The Great Divide, Part II

Yesterday I posted about the divide between citizens and their elected officials. Today I want to talk about the divide between citizens and, well, themselves. Two recent Gallop polls reveal a strange contradiction in American thinking. A January 2008 poll about the "State of the Union" found that only 39 percent of Americans are satisfied with the "moral and ethical climate of the nation." 

A few weeks later another Gallop poll about moral issues found that Americans now find divorce, gambling, sex outside marriage, out of wedlock births and the destruction of human embroys for research "morally acceptable." Each had increased in their support since 2001, some substantially.

So, lets get this straight. The more "tolerant" we become of what used to be considered "immoral," the more "unsatisfied" we are with the moral climate of our nation. One would think the opposite would be true. Yet, it appears that the "tolerance" of what were once considered immoral behaviors hasn't brought the promised utiopia. Instead of making us happier, we're more disatisfied than ever.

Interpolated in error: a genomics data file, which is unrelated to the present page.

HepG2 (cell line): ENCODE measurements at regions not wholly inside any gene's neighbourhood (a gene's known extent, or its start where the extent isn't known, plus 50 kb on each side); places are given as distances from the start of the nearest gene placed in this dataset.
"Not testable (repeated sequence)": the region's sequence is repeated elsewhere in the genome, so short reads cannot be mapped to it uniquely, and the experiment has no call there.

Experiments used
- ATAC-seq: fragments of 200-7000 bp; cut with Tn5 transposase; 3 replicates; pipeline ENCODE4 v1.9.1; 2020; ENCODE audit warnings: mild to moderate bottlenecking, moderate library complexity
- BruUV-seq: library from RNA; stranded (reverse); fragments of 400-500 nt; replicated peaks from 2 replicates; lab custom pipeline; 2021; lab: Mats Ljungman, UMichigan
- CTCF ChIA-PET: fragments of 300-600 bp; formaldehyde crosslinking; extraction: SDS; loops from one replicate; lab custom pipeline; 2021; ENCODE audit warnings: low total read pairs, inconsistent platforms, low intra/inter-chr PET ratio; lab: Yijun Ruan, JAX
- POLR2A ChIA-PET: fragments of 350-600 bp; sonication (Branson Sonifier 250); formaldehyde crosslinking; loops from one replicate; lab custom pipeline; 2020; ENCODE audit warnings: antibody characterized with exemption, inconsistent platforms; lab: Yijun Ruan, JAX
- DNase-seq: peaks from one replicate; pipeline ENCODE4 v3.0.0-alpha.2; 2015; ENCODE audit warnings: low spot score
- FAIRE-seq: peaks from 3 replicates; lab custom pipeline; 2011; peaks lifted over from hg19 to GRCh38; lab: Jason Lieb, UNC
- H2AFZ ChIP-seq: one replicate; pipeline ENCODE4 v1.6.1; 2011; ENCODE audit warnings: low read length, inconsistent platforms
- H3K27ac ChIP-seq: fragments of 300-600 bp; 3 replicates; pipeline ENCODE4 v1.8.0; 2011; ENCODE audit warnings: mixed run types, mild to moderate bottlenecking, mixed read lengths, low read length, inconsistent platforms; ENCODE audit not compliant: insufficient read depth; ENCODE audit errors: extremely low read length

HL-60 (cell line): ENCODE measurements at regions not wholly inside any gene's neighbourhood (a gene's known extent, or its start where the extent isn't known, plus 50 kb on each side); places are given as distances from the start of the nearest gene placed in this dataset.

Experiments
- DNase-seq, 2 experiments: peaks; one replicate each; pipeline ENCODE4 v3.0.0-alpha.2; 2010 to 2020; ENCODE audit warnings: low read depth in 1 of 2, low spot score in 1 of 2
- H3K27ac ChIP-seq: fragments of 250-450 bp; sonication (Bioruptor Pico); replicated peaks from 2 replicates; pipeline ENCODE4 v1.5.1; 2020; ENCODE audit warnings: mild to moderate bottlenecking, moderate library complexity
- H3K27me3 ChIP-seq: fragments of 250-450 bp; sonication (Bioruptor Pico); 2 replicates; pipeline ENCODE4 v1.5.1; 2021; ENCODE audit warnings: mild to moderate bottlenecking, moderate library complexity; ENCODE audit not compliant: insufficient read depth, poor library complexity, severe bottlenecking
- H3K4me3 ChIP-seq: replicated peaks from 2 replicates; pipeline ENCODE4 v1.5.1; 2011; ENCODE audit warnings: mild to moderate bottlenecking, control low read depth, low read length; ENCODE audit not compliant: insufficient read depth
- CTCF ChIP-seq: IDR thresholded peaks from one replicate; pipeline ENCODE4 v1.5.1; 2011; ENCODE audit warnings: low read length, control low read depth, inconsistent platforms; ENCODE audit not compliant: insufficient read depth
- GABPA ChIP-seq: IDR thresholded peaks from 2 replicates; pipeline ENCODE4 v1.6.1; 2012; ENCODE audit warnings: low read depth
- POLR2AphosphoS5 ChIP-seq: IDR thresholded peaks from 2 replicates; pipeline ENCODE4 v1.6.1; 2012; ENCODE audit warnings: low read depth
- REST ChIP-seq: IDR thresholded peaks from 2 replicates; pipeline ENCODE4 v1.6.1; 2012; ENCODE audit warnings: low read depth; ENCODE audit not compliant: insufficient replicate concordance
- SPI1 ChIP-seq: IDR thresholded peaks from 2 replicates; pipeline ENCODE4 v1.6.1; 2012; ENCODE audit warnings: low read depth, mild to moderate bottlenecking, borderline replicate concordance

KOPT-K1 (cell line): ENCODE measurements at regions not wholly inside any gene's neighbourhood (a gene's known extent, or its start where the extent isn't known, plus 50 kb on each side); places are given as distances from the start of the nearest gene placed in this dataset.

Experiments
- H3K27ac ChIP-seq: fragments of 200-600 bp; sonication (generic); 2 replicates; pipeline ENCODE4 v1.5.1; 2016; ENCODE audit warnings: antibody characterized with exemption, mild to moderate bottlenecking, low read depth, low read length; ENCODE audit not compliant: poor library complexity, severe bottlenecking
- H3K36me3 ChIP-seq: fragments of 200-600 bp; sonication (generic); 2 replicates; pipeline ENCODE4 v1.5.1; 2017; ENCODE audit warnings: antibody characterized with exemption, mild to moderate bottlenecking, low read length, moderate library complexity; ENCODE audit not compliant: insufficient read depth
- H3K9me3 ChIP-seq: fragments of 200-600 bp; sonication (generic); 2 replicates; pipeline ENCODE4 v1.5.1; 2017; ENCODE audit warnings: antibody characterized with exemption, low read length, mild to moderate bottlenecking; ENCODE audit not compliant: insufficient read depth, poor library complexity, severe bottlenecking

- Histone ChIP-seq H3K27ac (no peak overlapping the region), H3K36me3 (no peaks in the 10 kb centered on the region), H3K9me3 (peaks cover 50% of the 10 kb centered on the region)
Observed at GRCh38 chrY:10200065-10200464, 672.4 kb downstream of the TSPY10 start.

Which brings us back to the divide between politicians and people. Politicans are poll driven. For the most part their driving ambition is reelection. Thus, they try to find out what people are thinking and act/vote accordingly. But when people are completely contradictory in their opinions, it makes it tough for these poor poll driven politicans.  How is one to know what to vote for when people are so confusing?

Feel their pain.